Architectural firm HOK have designed the Salvador Dali Museum in St. Petersburg, Florida.
The Salvador Dali Museum by HOK
Located on a scenic waterfront site in downtown St. Petersburg, Fla., the 68,000-square-foot structure doubles the size of the original 1982 Dali Museum, a one-story warehouse. Exhibits include oils, watercolors, sketches, sculptures and other works from a 2,140-piece permanent collection.
Despite the complex processes required to construct the building, which stands more than 75 feet tall and is adorned by 1,062 unique, triangular glass panels, the $29.8 million building project was completed on time and $700,000 under budget. Construction began in December 2008.
Internationally recognized architect Yann Weymouth, AIA, LEED AP, director of design for HOK’s Florida practice, and led the design team. The Dali is HOK’s fourth museum project completed in the state in the past 6 years, including: John and Mable Ringling Museum and Cultural Complex in Sarasota, the Hazel Hough Wing of the Museum of Fine Arts in St. Petersburg, and the Patricia and Phillip Frost Art Museum at Florida International University in Miami. Weymouth also served as chief of design for I.M. Pei for both the East Wing of the National Gallery of Art in Washington, D.C., and for the Grand Louvre in Paris.
HOK’s design concept is drawn directly from the building’s purpose. It is inspired both by Dali’s surrealist art and by the practical need to shelter the collection from the hurricanes that threaten Florida’s west coast.
“Salvador Dali was a monumental pioneer of twentieth-century art and this is perhaps the best collection of his work in the world,” said Weymouth. “Our challenge was to discover how to resolve the technical requirements of the museum and site in a way that expresses the dynamism of the great art movement that he led. It is important that the building speak to the surreal without being trite.”
A 58-foot-high, right-angled, Euclidean “treasure box” with thick concrete walls protects the art. This unfinished concrete box is disrupted by a flowing, organic, triangulated glass “Enigma” (also the name of a 1929 Dali painting) that opens the museum to the bay and sky while forming an atrium roof that draws in natural daylight.
“We deliberately exposed the unfinished faces of the concrete to reduce maintenance and to allow it to be a tough, natural foil to the more refined precision of the glass Enigma,” said Weymouth. “This contrast between the rational world of the conscious and the more intuitive, surprising natural world is a constant theme in Dali’s work.”
Dali was a friend and admirer of Buckminster Fuller, who helped pioneer geodesic geometries and is a hero of Weymouth’s. This is the first use of this type of free-form geodesic geometry in the United States. HOK used building information modeling (BIM) to create three-dimensional models of the glazing forms before Novum Structures imported the model into its proprietary software program and then engineered, manufactured and installed the Enigma and its glass sister, the “Igloo.”
“The flowing, free-form use of geodesic triangulation is a recent innovation enabled by modern computer analysis and digitally controlled fabrication that allows each component to be unique,” explained Weymouth. “No glass panel, structural node or strut is precisely the same. This permitted us to create a family of shapes that, while structurally robust, more closely resembles the flow of liquids in nature.”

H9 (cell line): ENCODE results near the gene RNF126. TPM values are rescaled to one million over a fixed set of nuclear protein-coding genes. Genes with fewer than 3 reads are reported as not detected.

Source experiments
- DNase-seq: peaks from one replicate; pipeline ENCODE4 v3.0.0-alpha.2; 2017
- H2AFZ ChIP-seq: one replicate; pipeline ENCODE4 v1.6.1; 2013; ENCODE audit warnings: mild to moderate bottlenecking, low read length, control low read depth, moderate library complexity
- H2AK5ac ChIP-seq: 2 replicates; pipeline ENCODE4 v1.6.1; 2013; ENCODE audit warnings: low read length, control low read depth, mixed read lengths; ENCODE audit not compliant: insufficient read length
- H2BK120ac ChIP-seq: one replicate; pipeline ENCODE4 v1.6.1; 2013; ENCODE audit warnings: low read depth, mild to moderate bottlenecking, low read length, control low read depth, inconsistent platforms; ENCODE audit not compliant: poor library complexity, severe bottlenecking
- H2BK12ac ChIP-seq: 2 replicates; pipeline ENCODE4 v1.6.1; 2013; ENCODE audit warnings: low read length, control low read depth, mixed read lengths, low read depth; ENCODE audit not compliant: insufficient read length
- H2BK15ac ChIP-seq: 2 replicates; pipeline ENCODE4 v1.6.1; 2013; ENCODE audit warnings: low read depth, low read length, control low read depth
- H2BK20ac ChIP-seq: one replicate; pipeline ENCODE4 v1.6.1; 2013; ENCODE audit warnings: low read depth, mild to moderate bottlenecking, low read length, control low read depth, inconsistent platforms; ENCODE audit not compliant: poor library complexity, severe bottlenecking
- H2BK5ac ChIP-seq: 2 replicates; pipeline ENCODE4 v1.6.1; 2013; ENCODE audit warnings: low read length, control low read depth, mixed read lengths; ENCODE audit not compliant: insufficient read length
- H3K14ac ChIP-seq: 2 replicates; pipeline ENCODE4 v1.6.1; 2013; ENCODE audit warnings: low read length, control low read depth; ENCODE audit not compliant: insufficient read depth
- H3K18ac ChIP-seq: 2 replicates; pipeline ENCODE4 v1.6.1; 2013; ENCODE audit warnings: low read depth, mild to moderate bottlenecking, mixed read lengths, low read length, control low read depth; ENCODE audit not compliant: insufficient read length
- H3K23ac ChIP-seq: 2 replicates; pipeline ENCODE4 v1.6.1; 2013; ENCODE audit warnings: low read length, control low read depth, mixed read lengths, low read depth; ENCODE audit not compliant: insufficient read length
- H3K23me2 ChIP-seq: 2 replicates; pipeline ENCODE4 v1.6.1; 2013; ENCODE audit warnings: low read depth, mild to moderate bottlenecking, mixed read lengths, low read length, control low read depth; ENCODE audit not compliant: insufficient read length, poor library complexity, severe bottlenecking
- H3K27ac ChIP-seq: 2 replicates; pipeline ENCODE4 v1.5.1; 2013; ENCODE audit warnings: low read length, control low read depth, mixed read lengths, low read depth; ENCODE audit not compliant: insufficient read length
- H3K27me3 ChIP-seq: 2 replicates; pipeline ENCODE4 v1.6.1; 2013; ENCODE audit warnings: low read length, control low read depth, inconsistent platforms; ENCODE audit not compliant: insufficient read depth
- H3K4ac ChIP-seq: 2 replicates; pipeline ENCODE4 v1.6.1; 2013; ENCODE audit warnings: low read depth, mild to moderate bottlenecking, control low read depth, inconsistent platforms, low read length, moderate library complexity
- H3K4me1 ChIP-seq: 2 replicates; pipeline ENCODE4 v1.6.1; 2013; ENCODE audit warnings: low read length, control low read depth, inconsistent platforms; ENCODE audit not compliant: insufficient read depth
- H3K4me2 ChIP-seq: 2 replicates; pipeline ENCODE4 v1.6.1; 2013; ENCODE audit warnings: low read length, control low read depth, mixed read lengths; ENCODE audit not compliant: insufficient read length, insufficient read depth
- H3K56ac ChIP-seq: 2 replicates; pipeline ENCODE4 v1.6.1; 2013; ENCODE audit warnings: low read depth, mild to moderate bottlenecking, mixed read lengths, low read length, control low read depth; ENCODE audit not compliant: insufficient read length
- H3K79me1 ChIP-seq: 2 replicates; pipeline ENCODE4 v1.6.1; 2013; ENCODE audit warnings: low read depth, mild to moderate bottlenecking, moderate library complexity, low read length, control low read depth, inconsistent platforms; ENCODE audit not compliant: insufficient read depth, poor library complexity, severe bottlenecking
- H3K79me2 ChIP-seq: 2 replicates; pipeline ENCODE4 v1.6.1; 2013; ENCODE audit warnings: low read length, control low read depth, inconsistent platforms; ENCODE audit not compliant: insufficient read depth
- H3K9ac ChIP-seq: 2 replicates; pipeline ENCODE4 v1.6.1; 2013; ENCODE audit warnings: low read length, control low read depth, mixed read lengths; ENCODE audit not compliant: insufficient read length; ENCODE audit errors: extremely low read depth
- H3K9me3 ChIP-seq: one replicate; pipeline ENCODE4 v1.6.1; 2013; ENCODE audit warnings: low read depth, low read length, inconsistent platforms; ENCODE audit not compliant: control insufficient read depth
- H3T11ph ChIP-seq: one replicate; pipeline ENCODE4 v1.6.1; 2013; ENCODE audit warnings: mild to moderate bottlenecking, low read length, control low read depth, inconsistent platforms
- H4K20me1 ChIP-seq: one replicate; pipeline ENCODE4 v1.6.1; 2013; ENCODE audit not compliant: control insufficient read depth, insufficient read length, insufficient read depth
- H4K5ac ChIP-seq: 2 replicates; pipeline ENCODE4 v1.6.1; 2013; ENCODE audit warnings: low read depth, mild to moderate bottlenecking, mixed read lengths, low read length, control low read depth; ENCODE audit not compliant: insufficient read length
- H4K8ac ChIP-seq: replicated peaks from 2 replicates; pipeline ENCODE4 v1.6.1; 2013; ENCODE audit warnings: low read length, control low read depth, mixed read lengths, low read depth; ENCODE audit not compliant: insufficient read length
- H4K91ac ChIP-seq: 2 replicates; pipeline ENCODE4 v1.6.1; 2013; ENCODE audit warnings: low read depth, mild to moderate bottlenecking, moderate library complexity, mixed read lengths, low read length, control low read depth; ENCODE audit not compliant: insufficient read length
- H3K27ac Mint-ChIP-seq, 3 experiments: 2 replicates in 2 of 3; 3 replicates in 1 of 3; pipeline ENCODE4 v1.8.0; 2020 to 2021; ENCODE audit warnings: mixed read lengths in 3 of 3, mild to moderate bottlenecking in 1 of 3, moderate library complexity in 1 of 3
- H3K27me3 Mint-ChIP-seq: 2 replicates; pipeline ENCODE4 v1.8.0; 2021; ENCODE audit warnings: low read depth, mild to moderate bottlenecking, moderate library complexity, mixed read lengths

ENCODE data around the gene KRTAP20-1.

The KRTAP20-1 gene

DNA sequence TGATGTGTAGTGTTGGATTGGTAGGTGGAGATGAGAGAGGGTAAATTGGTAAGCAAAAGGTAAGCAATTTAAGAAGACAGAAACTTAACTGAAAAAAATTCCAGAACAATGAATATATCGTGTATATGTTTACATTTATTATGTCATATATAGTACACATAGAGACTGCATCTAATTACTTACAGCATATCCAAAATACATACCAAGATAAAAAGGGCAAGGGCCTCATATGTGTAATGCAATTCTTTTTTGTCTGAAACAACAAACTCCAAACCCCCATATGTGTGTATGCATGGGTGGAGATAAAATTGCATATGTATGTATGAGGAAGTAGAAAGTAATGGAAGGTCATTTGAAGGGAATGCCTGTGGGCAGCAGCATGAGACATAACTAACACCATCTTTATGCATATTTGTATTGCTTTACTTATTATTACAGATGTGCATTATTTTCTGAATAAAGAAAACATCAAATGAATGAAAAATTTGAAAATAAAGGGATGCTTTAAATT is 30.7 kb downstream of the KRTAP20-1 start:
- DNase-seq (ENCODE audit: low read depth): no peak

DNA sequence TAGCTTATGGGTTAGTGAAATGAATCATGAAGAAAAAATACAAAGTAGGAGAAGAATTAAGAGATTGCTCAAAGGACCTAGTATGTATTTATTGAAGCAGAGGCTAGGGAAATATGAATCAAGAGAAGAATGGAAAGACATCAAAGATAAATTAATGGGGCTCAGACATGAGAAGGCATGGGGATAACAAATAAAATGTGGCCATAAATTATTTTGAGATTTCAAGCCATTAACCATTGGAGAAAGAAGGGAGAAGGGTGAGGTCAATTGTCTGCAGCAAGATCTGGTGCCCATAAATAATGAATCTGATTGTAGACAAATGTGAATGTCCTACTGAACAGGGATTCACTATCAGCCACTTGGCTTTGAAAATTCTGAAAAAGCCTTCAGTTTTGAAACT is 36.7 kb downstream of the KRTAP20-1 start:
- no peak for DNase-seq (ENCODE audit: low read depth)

A soaring, poured-in-place concrete spiral staircase energizes the 75-foot-high glass atrium and invites visitors to proceed from the ground-level entrance up to the third-floor galleries. The raw concrete spiral flows at its base into the visitor reception desk, with light cable-stayed stainless steel guardrails floating in delicate juxtaposition. The helical stairway design is an allusion to Dali’s fascination with spiral forms in nature and the double helix of DNA.
In the exhibition galleries on the third floor, seven unique suspended black plaster “light cannons” funnel daylight onto the largest of the Dali masterworks. The art exhibition spaces are connected by a sculptural gallery that appears to magically land in the center of the ‘egg’ skylight, providing ample light and sweeping vistas overlooking Tampa Bay.
The building protects this priceless art collection from hurricane-force winds and water. The fortress-like structure is designed to withstand the 165-mph wind loads of a Category 5, 200-year hurricane. The roof is 12-inch thick, solid concrete and the cast-in-place reinforced concrete walls are 18 inches thick. Located above the flood plane on the third floor, the art is protected from a 30-foot-high hurricane storm surge. Storm doors shield the vault and galleries. Specially developed for this project, the triangulated glass panels are one-and-a-half inches thick, insulated and laminated, and were tested to resist the 135 mph winds, driven rain and missile impacts of a Category 3 hurricane.
Several sustainable design strategies create energy, water and cost savings. The building is sited to reduce solar load from the low-angled western sun. Two types of solar collectors on the roof heat water for the restrooms and assist in the dehumidification cycle of the air conditioning system. Automated controls turn lights off automatically when rooms are not in use. Water is conserved with low-flow fixtures and all water condensate is recycled back into the system. The building envelope is compact, well-insulated and, with its concrete thermal mass, acts as a heat sink to reduce the temperature highs and lows of a typical day.
Visit the HOK website – here.
Photography by Moris Moreno
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